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on 18 March 2004
As an answer to the question: "How much do I owe you?" he used to reply: "In my waiting room is a box, put into the box as much as you think is appropriate." Not only because of his red beard Ernst Schmidt (born 1830 in Ebern Unterfranken, deceased 1900 in Chicago) was called "the red doctor". As a young medical student he was involved in the revolution of 1848/49, had to flee into Swiss exile, practised a few years in Würzburg, before he emigrated to the USA in 1857. Here he supported the election campaign for president for Abraham Lincoln, took part in the American Civil War on the side of the Union and became committed to the Labour Movement. 1886 he excerted himself without avail to achieve amnesty for the leader of the labour move-ment, who was accused of a bomb attack at the Haymarket in Chicago. The turbulent life of the doctor and social revolution-ary has now been snatched away from history by the administrative jurist and historian Axel W.-O. Schmidt in an exciting bio-graphy. Once more the great meaning of the "German Fortyeighters" for the American history is highlighted.

Volker Ullrich.

Christiane Harzig University of Erfurt Germany writes:

One of the most interesting personalities of Chicago's German-America, Dr.
Ernst Schmidt, finally found his biographer, or we might say Axel Schmidt
found Ernst Schmidt. The author of this impressively detailed study stumbled
across a student by the name of Ernst Schmidt (born 1830) while writing the
history of a German fraternity (Burschenschaft) at the University of Würzburg.
The author is a lawyer with a passion for history. Ernst Schmidt, his subject,
was a medical doctor and researcher, freethinking liberal turned socialist, and
active participant in the 1848 revolutionary upheaval in Germany. Further, he
was a translator, journalist and poet, promoter, and shaper of German-American
community life in Chicago; and the father of three influential sons. As a
relentless promoter of social justice in Chicago, Schmidt defended the Haymarket
martyrs, and was influential in bringing about the pardoning of those still alive
but imprisoned in 1893.
Axel Schmidt left no stone unturned to chronicle the life of this manifold
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personality. The book seems to leave no question unanswered. We learn much
about Ernst Schmidt: the genealogy of his ancestors, his student years in Bamberg
and Würzburg, his activities in the revolution, his subsequent escape and travels
through Switzerland and Italy, further training and education in hospitals
with prominent doctors such as Rudolf Virchow, marriage and emigration in
1857, his abolitionist activities and military service during the Civil War, return
to Germany, settlement and political activism in Chicago, support for Lincoln,
cooperation to build the (Catholic) Alexian Brothers hospital and the (Jewish)
Michael Reese hospital, birth of his sons, his death in 1900 and the many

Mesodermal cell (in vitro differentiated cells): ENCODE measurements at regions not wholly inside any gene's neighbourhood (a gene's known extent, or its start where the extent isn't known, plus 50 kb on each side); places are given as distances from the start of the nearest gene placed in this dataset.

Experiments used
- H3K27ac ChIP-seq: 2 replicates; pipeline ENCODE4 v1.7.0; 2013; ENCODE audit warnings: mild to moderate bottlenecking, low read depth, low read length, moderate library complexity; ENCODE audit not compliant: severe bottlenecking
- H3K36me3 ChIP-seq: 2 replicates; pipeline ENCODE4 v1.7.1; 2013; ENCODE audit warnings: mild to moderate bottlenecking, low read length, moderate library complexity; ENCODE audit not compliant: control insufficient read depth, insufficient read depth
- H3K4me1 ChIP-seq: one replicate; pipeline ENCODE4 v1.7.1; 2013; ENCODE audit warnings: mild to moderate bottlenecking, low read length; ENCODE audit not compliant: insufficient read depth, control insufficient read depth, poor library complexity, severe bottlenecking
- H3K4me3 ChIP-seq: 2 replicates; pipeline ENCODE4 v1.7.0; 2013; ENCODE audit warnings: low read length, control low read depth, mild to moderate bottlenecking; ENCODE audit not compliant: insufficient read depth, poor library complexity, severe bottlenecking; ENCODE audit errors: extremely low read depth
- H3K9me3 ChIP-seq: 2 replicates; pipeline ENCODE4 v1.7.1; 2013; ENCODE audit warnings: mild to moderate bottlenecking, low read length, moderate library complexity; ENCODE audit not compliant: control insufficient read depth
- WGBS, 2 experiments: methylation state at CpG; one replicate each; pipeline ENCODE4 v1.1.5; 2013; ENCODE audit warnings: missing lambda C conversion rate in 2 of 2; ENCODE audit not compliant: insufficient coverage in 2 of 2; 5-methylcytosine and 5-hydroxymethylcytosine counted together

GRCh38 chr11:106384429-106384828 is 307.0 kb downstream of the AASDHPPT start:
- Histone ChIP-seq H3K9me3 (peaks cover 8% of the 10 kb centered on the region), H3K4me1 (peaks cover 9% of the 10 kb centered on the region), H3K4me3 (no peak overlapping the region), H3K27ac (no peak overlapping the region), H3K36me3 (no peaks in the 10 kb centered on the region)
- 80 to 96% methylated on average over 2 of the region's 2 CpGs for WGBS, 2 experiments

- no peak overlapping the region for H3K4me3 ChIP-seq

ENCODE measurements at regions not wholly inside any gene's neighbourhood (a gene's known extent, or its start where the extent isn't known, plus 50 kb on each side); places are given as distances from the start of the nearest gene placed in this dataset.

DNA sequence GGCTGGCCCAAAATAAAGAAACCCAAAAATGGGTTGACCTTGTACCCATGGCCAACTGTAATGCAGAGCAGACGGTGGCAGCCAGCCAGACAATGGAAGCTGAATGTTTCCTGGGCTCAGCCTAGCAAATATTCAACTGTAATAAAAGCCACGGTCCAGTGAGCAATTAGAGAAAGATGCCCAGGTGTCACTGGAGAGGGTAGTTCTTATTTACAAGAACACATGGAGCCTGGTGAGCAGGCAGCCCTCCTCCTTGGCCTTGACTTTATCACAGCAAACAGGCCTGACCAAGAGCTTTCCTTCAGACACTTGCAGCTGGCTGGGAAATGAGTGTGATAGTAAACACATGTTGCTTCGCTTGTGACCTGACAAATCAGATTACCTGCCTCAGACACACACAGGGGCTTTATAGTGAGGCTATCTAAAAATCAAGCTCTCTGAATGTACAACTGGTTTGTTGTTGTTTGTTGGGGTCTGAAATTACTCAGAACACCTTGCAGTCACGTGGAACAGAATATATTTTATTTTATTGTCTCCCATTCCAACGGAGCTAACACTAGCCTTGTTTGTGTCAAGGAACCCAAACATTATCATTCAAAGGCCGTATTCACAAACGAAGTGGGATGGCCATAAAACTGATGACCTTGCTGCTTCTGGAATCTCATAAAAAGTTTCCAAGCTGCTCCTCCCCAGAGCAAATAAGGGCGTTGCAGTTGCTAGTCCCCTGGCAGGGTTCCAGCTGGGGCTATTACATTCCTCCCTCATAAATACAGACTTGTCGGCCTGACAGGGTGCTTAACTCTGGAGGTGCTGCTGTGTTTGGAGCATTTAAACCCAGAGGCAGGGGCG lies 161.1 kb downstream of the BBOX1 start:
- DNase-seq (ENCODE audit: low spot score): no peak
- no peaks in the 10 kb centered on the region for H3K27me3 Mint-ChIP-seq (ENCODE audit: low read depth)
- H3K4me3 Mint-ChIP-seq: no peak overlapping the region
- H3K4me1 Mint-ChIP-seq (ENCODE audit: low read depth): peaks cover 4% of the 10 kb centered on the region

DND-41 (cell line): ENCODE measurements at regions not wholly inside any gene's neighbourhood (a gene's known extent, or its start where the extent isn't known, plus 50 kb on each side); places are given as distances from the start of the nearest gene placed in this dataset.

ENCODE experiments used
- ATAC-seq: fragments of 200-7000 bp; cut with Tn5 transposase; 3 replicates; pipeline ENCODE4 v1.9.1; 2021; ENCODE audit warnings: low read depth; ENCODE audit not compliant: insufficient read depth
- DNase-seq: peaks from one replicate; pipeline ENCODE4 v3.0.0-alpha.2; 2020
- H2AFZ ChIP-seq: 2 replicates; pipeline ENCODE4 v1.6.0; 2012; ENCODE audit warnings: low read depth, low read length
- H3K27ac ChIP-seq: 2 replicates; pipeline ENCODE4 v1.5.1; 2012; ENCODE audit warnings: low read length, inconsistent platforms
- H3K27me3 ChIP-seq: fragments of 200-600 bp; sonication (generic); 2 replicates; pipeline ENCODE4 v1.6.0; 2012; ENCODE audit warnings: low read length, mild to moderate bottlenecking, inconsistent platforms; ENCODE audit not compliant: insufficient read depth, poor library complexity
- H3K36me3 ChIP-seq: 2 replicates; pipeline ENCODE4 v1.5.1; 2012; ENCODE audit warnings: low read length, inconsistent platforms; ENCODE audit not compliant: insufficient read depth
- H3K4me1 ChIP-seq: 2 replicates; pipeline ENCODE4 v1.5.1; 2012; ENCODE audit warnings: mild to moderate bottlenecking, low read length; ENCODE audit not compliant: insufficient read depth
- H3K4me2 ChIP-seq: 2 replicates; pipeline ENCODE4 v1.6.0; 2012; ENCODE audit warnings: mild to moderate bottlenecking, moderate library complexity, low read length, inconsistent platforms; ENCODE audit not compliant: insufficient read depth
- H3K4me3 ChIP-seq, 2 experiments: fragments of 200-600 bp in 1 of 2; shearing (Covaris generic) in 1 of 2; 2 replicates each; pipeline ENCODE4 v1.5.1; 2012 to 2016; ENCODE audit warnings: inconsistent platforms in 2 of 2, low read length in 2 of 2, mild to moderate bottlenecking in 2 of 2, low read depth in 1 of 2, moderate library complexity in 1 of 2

praising obituaries. The biographies of the three sons, Frederick Michael, Otto
Leopold, and Richard Ernest, who later have their own successful careers (Otto
Schmidt became an equally influential community builder) blend in with the
main story. The book provides a complete bibliography of Ernst Schmidt's
publications, mainly in newspapers such as the Chicagoer Arbeiterzeitung, and
many of his more important articles and his poetry are reprinted in the book.
The book is a goldmine for historical detail--we might be tempted to say
trivia, as the author moves into any direction the sources lead him. No uncle
(never an aunt) is too remote to not follow the lead regarding the possible
influence on Ernst Schmidt's development. In the process we learn quite a bit
of German history. However, the book is totally void of any kind of historical
analysis, let alone theoretical reflections of broader implications and context:
no analysis of ethnicity and class; no concept at all of gender relations. The
wife is a total non-entity in this otherwise minute chronicle of events and
influences. The study is not embedded in German-American historiography or
in any analysis of identity: multiple, trans-, bicultural or otherwise. The guiding
principle of this book is the chronology of events and the goal is to include
each and every bit of information on Ernst Schmidt the author could possibly
access. As such it may be very useful for any historian who wants to write a
"real" biography, a study of this truly complex and remarkable personality; a
person who managed to remain uncorrupted by political power and financial
rewards and respected by (almost) everybody in the community. How did such
a personality fit within the larger context of Chicago politics, when his various
identities--German, socialist, uninterested in riches--put him so squarely outside
of the bourgeois, political mainstream of late nineteenth century urban
America? This story remains to be written. Axel Schmidt has provided the
resources for it.
Christiane Harzig
University of Erfurt
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